Pain Intensity Plays a Strong Role in Increased Suicide Risk in Migraine and Non-Migraine Headache
Several studies have documented increased risk of attempted suicide in young adult migraine sufferers. A small cross-sectional study published in 1991 found that the lifetime occurrence of suicide attempts was increased in young adults with migraine, as defined by 1988 International Classification of Headache Disorders-1 (ICHD-1) criteria, even when adjusting for comorbid major depression. Findings from subsequent large population-based studies have supported the association between migraine and suicide attempt, even after controlling for psychiatric comorbidity.[2,3] None of these studies, however, has tested the specificity of this association, whether suicide is linked specifically to the pathobiology of migraines or to headache pain more generally.
Results from a recent study have shed light on this question and suggest that when it comes to the link between suicide and migraine, the severity of pain, regardless of whether it is associated with migraine or not, may be the most important determining factor in increased risk for attempted suicide.
A research team led by Naomi Breslau of Michigan State University in East Lansing, examined the specificity of the association between migraine diagnosis and suicide attempt risk in a prospective study that compared suicide risk in cohort of migraine sufferers (n=496), individuals with non-migraine headaches (n=151), and controls without a history of migraine or severe headache (n=539) that was randomly selected from the general population. Severe non-migraine headache was defined as an intense headache with a duration of >4 hours. The groups were followed for a two-year period.
After adjusting for psychiatric illness, sex, and history of suicide attempts, individuals with migraine and those with non-migraine headache with similar intensity and disability were more 4.4 and 6.2 times more likely to attempt suicide than controls (migraine, odds ratio [OR]: 4.43; 95% confidence interval [CI]: 1.93 to 10.2; non-migraine headache, OR: 6.20; 95% CI: 2.40 to 16.0; P<0.001 for both comparisons). While both migraine and headache groups were at elevated risk for suicide, there was no significant difference in the level of risk between the two groups. Severity of headache at baseline predicted risk of suicide attempt, with a change of 1 standard deviation in pain score associated with a 79% increase in risk.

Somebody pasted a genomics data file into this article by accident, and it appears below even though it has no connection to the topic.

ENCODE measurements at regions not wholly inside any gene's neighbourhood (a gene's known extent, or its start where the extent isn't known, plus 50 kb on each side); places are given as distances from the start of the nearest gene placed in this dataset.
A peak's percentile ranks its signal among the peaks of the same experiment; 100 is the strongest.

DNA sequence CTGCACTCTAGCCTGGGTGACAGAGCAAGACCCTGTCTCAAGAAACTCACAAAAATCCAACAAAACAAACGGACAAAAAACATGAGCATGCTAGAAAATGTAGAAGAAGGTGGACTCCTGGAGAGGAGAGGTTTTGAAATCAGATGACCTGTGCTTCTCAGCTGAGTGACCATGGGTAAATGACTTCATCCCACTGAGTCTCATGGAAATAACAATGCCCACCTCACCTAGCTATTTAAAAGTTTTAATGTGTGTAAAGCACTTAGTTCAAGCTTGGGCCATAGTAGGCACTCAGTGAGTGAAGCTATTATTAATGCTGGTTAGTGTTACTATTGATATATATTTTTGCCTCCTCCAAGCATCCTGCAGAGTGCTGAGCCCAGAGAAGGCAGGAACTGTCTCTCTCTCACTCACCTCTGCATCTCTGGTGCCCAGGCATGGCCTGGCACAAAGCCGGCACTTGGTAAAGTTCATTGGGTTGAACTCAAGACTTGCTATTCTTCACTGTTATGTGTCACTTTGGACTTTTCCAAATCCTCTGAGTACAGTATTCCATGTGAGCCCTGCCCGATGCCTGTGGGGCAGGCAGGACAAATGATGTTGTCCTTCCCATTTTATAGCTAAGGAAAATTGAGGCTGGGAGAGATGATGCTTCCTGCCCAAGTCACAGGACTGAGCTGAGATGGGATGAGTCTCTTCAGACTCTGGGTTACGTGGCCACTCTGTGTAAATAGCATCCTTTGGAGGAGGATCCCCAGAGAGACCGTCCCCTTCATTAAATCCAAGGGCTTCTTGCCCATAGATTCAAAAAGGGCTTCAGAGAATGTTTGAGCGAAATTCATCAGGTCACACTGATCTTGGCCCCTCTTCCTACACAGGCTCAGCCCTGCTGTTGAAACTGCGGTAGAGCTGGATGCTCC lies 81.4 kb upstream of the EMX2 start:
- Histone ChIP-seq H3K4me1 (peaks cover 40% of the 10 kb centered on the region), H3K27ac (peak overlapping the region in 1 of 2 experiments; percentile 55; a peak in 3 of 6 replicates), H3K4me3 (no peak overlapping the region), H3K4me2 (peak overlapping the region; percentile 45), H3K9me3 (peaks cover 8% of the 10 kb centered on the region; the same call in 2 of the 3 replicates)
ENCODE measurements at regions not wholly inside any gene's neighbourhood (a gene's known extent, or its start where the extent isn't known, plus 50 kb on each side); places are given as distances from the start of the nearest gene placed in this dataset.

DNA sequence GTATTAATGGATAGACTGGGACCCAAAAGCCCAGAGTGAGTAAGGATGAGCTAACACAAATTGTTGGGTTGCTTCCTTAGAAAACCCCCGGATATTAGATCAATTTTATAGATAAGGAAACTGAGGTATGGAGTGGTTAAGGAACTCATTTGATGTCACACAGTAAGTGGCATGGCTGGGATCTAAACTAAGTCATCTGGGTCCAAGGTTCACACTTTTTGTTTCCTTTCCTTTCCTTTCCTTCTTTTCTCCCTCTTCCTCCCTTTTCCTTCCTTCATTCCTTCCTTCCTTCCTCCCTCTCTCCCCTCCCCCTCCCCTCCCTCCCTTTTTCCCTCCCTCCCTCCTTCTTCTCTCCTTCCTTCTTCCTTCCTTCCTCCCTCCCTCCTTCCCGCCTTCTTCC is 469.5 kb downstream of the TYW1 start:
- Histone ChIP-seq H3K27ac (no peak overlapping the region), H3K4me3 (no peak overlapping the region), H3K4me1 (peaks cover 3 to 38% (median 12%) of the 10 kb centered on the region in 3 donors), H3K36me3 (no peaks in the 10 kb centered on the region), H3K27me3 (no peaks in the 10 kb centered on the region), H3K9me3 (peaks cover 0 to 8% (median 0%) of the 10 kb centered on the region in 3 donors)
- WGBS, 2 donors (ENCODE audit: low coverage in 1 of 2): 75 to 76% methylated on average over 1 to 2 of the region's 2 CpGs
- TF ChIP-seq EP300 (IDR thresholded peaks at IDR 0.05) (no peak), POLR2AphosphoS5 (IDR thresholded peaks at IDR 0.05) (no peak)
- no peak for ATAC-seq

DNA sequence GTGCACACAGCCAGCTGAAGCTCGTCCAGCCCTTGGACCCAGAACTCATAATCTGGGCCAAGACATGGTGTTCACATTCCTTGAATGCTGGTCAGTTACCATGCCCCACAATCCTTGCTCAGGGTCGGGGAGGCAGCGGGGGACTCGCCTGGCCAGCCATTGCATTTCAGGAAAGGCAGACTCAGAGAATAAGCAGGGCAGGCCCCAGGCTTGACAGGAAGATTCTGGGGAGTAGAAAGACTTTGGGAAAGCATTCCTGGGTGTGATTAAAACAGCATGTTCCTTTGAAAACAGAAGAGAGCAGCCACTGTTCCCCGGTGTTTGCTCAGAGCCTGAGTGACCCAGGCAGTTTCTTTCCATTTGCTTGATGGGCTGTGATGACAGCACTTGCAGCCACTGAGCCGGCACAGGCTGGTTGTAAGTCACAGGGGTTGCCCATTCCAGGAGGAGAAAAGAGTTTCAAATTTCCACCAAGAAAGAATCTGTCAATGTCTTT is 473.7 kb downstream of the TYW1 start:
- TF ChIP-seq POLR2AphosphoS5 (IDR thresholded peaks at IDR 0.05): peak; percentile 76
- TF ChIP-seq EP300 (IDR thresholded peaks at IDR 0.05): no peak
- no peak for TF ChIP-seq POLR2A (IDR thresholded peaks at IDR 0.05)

Findings from the study suggest that severity of pain, regardless of whether that pain is associated with migraine or non-migraine headache, may account for increase risk for suicide attempt. Citing recent research examining the biological underpinnings of pain disorders, the authors hypothesized that changes in brain chemistry, including serotonergic and noradrenergic functions, may provide a biological explanation of the link between severe migraine and non-migraine headache pain and suicidal behavior.
How much has your migraine disease changed or evolved over time?